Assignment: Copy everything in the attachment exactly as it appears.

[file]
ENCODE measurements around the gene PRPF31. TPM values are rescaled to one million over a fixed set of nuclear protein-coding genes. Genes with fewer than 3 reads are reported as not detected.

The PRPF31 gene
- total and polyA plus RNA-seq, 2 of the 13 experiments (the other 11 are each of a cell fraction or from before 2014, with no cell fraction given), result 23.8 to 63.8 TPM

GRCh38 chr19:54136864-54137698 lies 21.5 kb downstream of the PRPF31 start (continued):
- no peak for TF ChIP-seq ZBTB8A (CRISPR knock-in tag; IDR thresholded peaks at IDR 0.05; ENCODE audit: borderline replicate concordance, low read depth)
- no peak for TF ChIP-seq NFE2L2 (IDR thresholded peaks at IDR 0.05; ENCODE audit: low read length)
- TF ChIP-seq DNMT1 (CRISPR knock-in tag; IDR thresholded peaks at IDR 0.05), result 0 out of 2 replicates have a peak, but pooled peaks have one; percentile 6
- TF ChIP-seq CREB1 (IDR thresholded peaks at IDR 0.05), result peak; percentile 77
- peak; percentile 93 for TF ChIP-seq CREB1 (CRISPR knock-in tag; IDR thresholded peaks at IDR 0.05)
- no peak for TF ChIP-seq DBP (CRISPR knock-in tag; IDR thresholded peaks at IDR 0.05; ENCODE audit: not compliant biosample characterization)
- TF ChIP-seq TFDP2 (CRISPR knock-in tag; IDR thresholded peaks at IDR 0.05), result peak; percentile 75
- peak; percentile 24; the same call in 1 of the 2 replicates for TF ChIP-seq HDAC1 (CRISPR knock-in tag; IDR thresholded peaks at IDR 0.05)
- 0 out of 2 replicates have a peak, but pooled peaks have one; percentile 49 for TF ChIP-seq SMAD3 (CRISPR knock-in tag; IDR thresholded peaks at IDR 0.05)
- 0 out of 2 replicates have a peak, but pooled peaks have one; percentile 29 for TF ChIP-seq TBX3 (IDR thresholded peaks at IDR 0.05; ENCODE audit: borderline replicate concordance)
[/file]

ENCODE measurements around the gene PRPF31. TPM values are rescaled to one million over a fixed set of nuclear protein-coding genes. Genes with fewer than 3 reads are reported as not detected.

The PRPF31 gene
- total and polyA plus RNA-seq, 2 of the 13 experiments (the other 11 are each of a cell fraction or from before 2014, with no cell fraction given), result 23.8 to 63.8 TPM

GRCh38 chr19:54136864-54137698 lies 21.5 kb downstream of the PRPF31 start (continued):
- no peak for TF ChIP-seq ZBTB8A (CRISPR knock-in tag; IDR thresholded peaks at IDR 0.05; ENCODE audit: borderline replicate concordance, low read depth)
- no peak for TF ChIP-seq NFE2L2 (IDR thresholded peaks at IDR 0.05; ENCODE audit: low read length)
- TF ChIP-seq DNMT1 (CRISPR knock-in tag; IDR thresholded peaks at IDR 0.05), result 0 out of 2 replicates have a peak, but pooled peaks have one; percentile 6
- TF ChIP-seq CREB1 (IDR thresholded peaks at IDR 0.05), result peak; percentile 77
- peak; percentile 93 for TF ChIP-seq CREB1 (CRISPR knock-in tag; IDR thresholded peaks at IDR 0.05)
- no peak for TF ChIP-seq DBP (CRISPR knock-in tag; IDR thresholded peaks at IDR 0.05; ENCODE audit: not compliant biosample characterization)
- TF ChIP-seq TFDP2 (CRISPR knock-in tag; IDR thresholded peaks at IDR 0.05), result peak; percentile 75
- peak; percentile 24; the same call in 1 of the 2 replicates for TF ChIP-seq HDAC1 (CRISPR knock-in tag; IDR thresholded peaks at IDR 0.05)
- 0 out of 2 replicates have a peak, but pooled peaks have one; percentile 49 for TF ChIP-seq SMAD3 (CRISPR knock-in tag; IDR thresholded peaks at IDR 0.05)
- 0 out of 2 replicates have a peak, but pooled peaks have one; percentile 29 for TF ChIP-seq TBX3 (IDR thresholded peaks at IDR 0.05; ENCODE audit: borderline replicate concordance)